Madoff Victims' Battle to Recover Funds Yields New Jersey McMansion

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Thought 2010 would bring a respite from the joys of Madoff madness? Think again. January was silent on the Madoff front, but February so far has been a veritable Bernie bonanza as the courts and Irving Picard, trustee for the case, continue to search for assets and try to determine who deserves compensation.Judge Burton Lifland spent four hours on Tuesday listening to arguments about how much compensation Madoff's victims may claim. He did not render a decision. Picard had already set up a "net winner/net loser" categorization to help determine which victims could get compensation. ("Net winners" recieved more money from Madoff's firm than they put in; "net losers" put in more than they got out.) Picard has identified 2,568 net winners and 2,335 net losers.

On compensation, the net losers will be the big winners, as Picard and the Securities and Exchange Commission have determined. But in today's case, the net winners' lawyers challenged this method, arguing that the final determination on repayment should be based on how much money was listed on account statements Madoff issued. That would make many net winners eligible for some of the recovered monies. But given that $1.5 billion has been recovered so far, and more than $20 billion remains unaccounted for, compensating net winners would leave some net losers out in the cold.

Still, the search for assets continues, and has extended to Madoff's associates. The latest Mad Man on the hook is Frank DiPascali, Jr., who agreed on Monday to forfeit his house and property to help compensate victims.

DiPascali, 53, was knee-deep in the conspiracy. He grew up next door to Madoff's personal secretary and recruited his brother-in-law to work for the firm. He started working for Madoff in 1975, right out of college; by 1986, he had become the firm's director of options trading. Ten years later, Madoff promoted him to C.F.O. and, according to DiPascali, he became one of the directors of Madoff's London-based securities firm. He dealt directly with many of its big-ticket customers, often posing as a trader.

In August, DiPascali pleaded guilty to a host of felonies: conspiracy, securities fraud, mail fraud, wire fraud, perjury, income tax evasion, and international money laundering. Facing a maximum of 125 years, he agreed to cooperate with prosecutors, promising to "tell all and name names." His sentencing is set for May.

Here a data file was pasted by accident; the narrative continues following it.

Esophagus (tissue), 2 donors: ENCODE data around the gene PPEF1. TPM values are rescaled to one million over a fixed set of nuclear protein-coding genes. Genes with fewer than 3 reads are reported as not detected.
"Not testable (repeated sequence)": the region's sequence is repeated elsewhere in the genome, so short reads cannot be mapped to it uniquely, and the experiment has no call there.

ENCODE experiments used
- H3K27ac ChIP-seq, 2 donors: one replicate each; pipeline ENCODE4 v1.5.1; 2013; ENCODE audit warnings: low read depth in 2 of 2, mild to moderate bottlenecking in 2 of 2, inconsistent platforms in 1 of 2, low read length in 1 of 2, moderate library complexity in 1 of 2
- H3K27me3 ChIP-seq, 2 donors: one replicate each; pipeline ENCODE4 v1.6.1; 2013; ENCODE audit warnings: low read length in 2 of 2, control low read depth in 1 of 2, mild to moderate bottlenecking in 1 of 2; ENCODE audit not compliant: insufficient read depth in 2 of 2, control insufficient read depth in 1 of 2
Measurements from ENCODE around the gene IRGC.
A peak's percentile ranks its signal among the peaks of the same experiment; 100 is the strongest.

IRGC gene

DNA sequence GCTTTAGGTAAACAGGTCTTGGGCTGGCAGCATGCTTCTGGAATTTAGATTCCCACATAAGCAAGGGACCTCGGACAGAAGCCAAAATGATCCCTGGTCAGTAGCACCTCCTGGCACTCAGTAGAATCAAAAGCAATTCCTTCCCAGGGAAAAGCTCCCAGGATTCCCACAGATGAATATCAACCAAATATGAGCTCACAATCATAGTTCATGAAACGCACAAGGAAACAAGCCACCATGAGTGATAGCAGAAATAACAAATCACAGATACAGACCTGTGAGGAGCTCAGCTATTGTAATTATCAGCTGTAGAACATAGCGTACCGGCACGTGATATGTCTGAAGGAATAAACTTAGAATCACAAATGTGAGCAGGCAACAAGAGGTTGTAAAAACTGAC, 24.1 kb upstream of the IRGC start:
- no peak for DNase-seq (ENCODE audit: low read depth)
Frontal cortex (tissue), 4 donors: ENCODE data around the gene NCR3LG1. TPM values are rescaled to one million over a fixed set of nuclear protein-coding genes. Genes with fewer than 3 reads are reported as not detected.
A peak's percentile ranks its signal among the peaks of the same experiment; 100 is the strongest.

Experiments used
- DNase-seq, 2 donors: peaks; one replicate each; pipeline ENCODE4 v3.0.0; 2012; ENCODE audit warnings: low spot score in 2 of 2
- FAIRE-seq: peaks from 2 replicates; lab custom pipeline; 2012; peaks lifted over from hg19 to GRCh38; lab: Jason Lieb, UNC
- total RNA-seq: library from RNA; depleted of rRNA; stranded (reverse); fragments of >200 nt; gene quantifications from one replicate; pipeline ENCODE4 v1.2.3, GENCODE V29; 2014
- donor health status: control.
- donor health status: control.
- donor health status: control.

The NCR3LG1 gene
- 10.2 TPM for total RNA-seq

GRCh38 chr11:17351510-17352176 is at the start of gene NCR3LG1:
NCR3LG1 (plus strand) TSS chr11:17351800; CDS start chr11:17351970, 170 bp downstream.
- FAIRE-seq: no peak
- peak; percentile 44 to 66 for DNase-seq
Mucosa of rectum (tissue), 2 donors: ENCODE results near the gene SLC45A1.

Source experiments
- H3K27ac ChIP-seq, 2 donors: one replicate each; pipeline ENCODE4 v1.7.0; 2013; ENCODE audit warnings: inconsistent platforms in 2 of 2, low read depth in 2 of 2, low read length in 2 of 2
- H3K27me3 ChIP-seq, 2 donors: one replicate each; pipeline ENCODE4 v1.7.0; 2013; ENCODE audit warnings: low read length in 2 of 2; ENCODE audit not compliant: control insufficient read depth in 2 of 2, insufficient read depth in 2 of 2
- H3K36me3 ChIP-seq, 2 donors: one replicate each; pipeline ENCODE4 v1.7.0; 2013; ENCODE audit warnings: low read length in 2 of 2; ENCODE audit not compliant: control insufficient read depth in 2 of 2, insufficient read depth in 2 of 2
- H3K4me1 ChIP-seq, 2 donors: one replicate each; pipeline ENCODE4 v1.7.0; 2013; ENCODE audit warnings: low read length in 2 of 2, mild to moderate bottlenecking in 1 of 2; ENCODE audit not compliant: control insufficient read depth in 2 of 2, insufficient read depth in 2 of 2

DiPascali is being held without bail. But his wife, who occupies the couple's home in Bridgewater, N.J., has agreed to leave the property so it can be sold to help reimburse Madoff's victims. (The house is valued at $1.38 million: a drop in the bucket.) The couple's saleable personal effects will also go on the block. What it lacks in the kitsch value of a Madoff boogie board or Mets jacket, DiPascali's yacht, Yamaha motorcycle, snowblower, ATVs, and gym equipment should fetch a pretty penny.

The DiPascale seizure is only the latest step a long, increasingly complicated attempt to reimburse Madoff's victims. The fraud ran for at least 20 years, costing investors an estimated $64 billion. In the months after Madoff confessed, authorities moved to seize his personal property, which had an estimated value of $826 million. Since then, Picard extended the search to include Madoff's employees and associates, as well as "net winners," some of whom, he argued, were complicit in the scheme.

In the process, it began to seem like Madoff's scam, for which he took sole credit, may have actually extended over a much wider group. In the 90 days before his arrest, Madoff's family, employees, and friends withdrew $735 million from the firm, suggesting that he'd tipped them off about his impending surrender to the authorities. DiPascali was among those who made an early withdrawal, according to The Daily Beast. Other potential sources for recovery include Madoff investors whom Picard said "know or should have known" that the investment business was a scam.

It may be months or years before the victims receive even a portion of their money. For now, a once clear-cut case has become a confusing morass in which the victims and the villains are often the same people.

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